Sunday, January 29, 2017

Drive - A Memoir 29th Installment

stanchion. “At least we’re smarter than this mass of utter destructive meanness. Let’s try the hobbles.” Big mistake. We gave Spot an extra helping of hay, and when she seemed calm; we hooked the hobble to her tendon on the back of the left leg and carefully brought the chain around the front and dropped the other hook on the right leg tendon.
Okay, that was easy,” Russ said “I'll milk her this time.” He did and she stood for it as she would do sometimes. Milking done I started to take off the hobbles. They were a bit tight so as I pulled and pushed Spot decided I was up to no good and decided to kick me out of her life. The chain tightened, the cow panicked, and the rodeo was on. The cow couldn't separate her legs to kick, but not for the lack of trying. She went ballistic – head trapped in the stanchion and back legs chained together – thrashing, jerking, jumping and bellowing. The chain cut into her flesh, and the hooks pierced into her tendons, but the damage only made her more panicked; and the harder she fought, the more we panicked. Spot, fighting on three legs, with a final jump and bellow went down stretching her neck in the vice–like lower part of the stanchion. She was not bellowing anymore because she wasn't breathing. The hobbles were tight, steel against flesh, and we couldn't get them released. Russ and I stared at each other, our eyes betraying our anxiety. We really didn't want to kill Spot! We’d have to face the real fear of explaining to the Old Man how we killed one of our milk cows. I went after the hobbles but to no avail. Russ was jerking on the stanchion release lever, and as luck would have it, the stanchion snapped open. Spot twisted her head out and with a huge suck of air tried to get up. During one of her rocking heaves to get her legs under her, there was a moment when the chain was loose, and I was able to unhook the hobble. Spot gained her feet and bolted out of the barn with nothing but a slight limp to show for her near–death experience.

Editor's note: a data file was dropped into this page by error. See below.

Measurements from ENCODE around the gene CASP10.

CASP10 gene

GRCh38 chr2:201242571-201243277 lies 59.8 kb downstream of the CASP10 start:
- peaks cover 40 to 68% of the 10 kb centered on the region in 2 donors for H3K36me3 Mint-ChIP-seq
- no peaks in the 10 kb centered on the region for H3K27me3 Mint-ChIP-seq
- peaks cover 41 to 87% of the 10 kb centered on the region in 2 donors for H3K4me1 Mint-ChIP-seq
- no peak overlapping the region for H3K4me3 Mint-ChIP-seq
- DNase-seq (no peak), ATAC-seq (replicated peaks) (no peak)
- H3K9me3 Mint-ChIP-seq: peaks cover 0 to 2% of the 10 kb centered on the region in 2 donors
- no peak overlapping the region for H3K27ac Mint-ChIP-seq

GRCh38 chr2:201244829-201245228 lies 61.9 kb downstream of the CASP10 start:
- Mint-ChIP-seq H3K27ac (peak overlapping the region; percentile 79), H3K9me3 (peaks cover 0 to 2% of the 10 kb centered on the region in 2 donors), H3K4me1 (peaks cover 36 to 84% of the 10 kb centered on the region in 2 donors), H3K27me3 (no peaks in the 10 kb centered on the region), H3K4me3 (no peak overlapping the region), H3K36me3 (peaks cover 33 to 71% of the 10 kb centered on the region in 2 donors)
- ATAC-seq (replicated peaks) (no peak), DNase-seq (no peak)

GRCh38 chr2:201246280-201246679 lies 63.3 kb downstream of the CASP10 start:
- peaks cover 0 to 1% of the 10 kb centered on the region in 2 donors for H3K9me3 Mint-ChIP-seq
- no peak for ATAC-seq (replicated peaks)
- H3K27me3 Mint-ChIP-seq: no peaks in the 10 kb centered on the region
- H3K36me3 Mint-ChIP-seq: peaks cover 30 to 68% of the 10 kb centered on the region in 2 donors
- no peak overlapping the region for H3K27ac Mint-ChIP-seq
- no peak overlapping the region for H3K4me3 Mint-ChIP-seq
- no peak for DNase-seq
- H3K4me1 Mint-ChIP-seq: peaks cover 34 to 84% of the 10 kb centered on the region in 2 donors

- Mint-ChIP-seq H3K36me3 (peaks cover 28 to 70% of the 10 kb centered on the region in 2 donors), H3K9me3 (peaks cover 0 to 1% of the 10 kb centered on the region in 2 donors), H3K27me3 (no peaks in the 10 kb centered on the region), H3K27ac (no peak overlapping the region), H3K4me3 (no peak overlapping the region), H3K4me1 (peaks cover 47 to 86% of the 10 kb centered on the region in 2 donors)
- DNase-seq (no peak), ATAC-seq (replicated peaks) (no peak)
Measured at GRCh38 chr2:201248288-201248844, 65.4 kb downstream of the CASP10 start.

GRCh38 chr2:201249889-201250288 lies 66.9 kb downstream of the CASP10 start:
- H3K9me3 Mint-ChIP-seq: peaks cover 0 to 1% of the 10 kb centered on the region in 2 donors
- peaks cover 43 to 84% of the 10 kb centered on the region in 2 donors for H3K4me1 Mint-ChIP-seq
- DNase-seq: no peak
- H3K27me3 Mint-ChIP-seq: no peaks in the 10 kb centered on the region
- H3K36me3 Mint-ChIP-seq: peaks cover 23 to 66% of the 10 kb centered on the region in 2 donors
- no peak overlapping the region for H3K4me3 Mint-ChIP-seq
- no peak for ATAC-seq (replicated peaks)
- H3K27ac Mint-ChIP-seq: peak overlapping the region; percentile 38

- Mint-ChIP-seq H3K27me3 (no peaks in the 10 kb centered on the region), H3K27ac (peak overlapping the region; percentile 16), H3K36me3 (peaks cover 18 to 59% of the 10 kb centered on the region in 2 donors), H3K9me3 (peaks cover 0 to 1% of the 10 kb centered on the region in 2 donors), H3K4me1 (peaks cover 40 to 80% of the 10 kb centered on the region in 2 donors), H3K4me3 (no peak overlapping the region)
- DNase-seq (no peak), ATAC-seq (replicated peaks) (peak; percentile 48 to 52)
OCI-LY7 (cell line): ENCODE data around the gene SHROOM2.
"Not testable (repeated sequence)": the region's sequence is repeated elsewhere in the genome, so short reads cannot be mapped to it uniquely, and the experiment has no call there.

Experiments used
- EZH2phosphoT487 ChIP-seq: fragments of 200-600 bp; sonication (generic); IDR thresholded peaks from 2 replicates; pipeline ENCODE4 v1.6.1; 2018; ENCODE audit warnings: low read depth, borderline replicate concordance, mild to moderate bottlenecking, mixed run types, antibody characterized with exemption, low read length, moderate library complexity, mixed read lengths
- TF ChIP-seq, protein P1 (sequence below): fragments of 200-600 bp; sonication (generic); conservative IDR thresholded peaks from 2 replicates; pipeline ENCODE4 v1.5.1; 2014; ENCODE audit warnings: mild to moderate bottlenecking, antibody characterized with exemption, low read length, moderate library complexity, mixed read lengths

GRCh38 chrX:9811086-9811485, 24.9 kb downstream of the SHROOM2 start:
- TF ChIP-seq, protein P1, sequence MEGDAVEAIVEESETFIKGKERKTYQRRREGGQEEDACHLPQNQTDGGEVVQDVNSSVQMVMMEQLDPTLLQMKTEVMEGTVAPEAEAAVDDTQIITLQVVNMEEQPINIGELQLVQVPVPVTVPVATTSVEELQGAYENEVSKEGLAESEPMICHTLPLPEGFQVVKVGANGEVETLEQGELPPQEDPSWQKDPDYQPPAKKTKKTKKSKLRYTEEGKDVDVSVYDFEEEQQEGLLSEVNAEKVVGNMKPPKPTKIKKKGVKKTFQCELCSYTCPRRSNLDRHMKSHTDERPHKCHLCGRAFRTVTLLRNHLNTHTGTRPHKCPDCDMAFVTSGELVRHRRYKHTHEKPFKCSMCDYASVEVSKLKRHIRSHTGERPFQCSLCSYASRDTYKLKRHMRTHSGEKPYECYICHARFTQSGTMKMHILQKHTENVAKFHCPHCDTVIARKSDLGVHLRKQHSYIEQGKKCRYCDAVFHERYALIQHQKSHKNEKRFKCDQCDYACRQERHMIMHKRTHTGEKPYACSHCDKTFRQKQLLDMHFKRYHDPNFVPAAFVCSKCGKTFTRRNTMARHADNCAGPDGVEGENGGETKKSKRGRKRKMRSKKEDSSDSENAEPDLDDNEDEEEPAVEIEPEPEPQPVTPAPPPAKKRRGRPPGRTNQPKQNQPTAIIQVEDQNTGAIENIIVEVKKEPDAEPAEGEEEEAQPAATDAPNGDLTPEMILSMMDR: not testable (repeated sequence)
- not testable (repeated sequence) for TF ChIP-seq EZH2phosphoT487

A few months later, our little dairy farm had Cal–Ranch install the newest innovation in modern machinery – an automatic milking machine. The milking chores were easier after that and a bit more fun. Wouldn't you know, after several times that the temperamental Spot used her sweeping kick to gather up the new–fangled milking machine and fling it against the back of the barn, the Old Man got rid of the cow. Goodbye (and good riddance), old Spot.

Chapter 6
         We could tell winter was closing in because of the steady stream of hunters showing up: first the pheasant hunters, next the Canadian goose hunters, then the deer or elk hunters with their rifles in the rear window gun

500 more words tomorrow

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